Many companies are currently in the midst of figuring out how to best manage the ever increasing influx of both semi-structured and unstructured data.
Last year was a good year for NoSQL outfit DataStax. The big data company’s customer base increased roughly tenfold to 270, including 20 Fortune 100 firms and names such as eBay, Netflix and Thomson Reuters.
Big data platform provider DataStax, which helped Netflix determine the likely popularity of its first proprietary series House of Cards, has opened a London Office to help it keep up with demand for its services in EMEA.
NoSQL suppliers DataStax, CouchBase and 10Gen all smell blood as they land and expand on European territory.
DataStax, the open source start-up which combines Apache Cassandra (the database developed by Facebook) with Hadoop (the number-crunching platform based on Google’s backend infrastructure), has opened an office in London to address the growing Big Data market in Europe.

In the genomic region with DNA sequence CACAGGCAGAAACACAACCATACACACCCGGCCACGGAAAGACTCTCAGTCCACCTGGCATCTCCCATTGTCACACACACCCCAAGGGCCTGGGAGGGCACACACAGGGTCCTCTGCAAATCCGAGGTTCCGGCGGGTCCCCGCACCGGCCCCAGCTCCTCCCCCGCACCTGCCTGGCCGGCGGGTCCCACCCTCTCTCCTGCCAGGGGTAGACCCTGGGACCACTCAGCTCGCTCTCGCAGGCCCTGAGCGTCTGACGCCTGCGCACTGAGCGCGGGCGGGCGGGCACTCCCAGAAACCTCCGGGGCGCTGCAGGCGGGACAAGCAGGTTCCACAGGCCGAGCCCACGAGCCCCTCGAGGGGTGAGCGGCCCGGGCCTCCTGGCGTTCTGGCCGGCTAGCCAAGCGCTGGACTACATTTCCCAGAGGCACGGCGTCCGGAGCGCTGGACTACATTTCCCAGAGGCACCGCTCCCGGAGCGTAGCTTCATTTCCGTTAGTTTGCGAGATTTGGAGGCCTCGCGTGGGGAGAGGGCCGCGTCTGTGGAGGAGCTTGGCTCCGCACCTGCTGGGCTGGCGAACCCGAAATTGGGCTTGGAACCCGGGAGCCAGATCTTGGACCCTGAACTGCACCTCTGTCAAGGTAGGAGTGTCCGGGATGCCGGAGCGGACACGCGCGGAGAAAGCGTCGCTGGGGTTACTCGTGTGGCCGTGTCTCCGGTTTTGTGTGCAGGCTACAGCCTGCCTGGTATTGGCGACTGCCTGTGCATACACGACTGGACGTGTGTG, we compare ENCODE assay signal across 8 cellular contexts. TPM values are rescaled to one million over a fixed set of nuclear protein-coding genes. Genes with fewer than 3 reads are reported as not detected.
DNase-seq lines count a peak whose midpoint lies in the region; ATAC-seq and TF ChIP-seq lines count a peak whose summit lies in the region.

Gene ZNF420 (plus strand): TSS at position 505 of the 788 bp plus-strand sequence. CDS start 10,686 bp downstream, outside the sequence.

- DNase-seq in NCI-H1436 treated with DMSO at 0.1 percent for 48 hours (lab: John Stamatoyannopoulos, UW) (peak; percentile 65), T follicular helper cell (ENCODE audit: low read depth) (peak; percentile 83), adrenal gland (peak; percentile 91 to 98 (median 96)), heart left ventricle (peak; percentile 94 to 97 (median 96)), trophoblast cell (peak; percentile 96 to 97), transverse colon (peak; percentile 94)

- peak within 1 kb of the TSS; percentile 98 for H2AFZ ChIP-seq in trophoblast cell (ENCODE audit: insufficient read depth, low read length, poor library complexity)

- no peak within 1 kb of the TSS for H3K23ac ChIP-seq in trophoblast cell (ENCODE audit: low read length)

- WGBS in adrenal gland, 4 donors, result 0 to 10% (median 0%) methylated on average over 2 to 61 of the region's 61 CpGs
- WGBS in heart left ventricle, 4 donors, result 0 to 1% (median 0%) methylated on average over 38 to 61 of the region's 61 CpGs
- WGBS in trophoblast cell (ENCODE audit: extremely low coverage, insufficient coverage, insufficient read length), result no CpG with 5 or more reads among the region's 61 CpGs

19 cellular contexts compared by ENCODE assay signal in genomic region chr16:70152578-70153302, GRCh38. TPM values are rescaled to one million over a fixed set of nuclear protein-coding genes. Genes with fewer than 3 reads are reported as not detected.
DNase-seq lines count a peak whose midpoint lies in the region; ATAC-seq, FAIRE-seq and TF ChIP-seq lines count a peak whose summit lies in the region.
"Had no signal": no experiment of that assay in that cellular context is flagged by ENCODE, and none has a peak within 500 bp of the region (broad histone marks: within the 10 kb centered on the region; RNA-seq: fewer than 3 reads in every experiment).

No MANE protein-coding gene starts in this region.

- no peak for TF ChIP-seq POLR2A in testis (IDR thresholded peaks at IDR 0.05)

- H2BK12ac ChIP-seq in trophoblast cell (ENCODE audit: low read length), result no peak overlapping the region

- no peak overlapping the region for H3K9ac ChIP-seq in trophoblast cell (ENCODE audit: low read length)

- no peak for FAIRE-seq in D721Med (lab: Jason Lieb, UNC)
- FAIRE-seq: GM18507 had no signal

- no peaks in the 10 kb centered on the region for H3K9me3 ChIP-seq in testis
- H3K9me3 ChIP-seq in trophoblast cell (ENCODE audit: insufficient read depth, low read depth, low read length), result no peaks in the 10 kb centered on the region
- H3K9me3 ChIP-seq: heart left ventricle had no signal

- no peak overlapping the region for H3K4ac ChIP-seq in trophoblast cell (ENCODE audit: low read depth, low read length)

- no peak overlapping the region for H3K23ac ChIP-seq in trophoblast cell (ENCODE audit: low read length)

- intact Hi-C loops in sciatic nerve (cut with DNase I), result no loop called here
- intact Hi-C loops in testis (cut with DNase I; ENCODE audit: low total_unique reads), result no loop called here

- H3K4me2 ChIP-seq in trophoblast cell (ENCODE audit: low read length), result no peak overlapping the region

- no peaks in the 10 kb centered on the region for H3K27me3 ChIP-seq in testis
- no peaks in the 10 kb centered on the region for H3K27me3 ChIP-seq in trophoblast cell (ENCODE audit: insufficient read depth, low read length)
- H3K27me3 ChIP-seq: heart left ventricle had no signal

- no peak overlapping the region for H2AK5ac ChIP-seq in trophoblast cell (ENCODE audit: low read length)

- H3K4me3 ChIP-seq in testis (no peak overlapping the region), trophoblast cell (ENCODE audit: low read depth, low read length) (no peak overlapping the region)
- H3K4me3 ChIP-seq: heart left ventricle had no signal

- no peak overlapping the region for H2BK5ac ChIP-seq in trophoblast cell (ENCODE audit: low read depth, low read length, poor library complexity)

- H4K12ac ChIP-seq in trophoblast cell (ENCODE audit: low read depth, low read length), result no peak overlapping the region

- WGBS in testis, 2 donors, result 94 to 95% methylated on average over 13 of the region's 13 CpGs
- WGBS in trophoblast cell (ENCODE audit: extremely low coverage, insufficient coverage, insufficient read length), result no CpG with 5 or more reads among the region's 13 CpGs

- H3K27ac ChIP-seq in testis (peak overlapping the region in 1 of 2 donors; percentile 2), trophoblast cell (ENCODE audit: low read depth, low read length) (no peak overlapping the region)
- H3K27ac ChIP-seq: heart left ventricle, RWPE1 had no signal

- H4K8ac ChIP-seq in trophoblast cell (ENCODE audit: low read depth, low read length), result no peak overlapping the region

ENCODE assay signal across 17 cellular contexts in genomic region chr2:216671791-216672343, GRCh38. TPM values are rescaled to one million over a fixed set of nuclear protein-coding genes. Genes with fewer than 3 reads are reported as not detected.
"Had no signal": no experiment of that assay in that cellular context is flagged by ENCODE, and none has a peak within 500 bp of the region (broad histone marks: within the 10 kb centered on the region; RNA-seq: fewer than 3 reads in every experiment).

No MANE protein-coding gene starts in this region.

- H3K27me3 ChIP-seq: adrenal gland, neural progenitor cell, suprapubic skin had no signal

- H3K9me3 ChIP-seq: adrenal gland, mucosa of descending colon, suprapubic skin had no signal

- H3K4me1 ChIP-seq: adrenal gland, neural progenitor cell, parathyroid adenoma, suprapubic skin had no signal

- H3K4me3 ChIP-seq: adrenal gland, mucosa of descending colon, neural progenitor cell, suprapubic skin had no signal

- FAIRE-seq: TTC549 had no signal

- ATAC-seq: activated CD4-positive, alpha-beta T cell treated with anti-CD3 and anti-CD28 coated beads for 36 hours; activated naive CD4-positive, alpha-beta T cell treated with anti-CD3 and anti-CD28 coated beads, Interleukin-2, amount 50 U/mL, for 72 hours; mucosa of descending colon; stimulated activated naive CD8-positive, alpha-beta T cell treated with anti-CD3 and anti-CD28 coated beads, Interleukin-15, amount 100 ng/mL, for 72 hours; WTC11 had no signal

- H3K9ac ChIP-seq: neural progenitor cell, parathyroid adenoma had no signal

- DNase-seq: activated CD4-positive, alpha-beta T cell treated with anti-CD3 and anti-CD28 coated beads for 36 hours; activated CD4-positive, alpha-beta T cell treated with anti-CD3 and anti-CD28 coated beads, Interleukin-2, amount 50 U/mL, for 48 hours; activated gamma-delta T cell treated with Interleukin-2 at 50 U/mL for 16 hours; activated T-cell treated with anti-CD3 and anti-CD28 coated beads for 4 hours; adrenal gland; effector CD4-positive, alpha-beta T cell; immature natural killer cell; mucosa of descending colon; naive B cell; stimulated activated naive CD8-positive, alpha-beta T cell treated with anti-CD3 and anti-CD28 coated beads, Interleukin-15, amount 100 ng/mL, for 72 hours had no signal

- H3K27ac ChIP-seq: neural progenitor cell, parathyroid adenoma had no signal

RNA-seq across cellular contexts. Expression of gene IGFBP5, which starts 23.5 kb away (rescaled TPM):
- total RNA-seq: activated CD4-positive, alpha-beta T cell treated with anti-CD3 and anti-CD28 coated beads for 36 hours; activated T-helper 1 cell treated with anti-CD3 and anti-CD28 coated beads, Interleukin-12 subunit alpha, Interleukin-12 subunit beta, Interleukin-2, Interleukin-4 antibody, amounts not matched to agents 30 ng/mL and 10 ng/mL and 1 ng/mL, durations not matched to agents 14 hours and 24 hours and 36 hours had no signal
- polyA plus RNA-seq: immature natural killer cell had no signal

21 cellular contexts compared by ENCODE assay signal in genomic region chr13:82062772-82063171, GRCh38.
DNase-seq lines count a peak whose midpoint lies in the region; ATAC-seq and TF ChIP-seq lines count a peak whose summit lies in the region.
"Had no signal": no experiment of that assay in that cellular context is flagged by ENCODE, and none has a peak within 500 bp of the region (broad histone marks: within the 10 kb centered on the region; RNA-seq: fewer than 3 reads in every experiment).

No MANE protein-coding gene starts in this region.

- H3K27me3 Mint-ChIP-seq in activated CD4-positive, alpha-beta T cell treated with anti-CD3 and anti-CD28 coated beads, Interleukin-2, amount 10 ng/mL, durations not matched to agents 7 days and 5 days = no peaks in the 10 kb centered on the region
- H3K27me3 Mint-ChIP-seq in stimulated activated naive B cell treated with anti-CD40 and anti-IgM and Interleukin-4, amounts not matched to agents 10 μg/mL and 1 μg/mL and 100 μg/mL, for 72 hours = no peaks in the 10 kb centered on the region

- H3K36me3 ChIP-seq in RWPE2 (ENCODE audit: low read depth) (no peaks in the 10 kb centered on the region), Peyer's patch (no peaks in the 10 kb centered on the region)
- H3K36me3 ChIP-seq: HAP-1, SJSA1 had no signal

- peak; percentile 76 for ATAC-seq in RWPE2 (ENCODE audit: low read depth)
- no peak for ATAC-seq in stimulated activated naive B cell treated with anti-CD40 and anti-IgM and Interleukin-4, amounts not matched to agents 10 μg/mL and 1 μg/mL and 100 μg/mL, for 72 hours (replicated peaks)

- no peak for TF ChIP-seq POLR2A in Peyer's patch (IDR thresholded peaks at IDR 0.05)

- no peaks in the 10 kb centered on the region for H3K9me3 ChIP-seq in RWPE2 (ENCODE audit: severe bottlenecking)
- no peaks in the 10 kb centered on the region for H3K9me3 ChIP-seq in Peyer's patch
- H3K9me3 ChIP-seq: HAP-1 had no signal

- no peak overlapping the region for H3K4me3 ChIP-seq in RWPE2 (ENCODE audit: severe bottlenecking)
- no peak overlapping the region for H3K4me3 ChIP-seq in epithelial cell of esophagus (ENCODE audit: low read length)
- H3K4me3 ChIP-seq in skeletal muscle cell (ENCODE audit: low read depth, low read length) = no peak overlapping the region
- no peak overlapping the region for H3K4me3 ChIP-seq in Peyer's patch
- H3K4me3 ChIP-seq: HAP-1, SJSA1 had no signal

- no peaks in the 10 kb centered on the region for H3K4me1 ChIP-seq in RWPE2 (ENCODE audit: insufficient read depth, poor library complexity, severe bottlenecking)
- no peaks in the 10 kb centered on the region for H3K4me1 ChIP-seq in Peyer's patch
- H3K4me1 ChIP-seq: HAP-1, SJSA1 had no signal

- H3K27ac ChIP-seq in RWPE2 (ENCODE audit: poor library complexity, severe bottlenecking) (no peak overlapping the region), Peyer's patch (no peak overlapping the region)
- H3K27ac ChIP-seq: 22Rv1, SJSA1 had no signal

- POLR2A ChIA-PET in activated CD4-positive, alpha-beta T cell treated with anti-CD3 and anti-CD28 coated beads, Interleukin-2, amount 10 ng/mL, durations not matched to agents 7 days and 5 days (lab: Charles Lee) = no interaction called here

Something is seriously wrong in Larry Land. Oracle does not command absolute control like it once did.
DataStax Enterprise (DSE) 3.0 was announced last month with several Enterprise security features for a cluster using Cassandra, Hadoop and Solr.
Like Mr. Bansal of AppDynamics, Billy Bosworth, CEO of database company DataStax, also opted against a “Sand Hill crawl”–taking a series of meetings up and down the Menlo Park, Calif., street that is home to many of the biggest venture firms–to maximize the valuation, he said.
Facing a talent crunch at home, young Bay Area companies are establishing teams of engineers around the world—and adjusting to the complexities of a far-flung workforce.The hunt to hire workers abroad comes as startups are also rushing to lure foreign workers to their Bay Area headquarters, as demand for top technical talent outstrips local supply.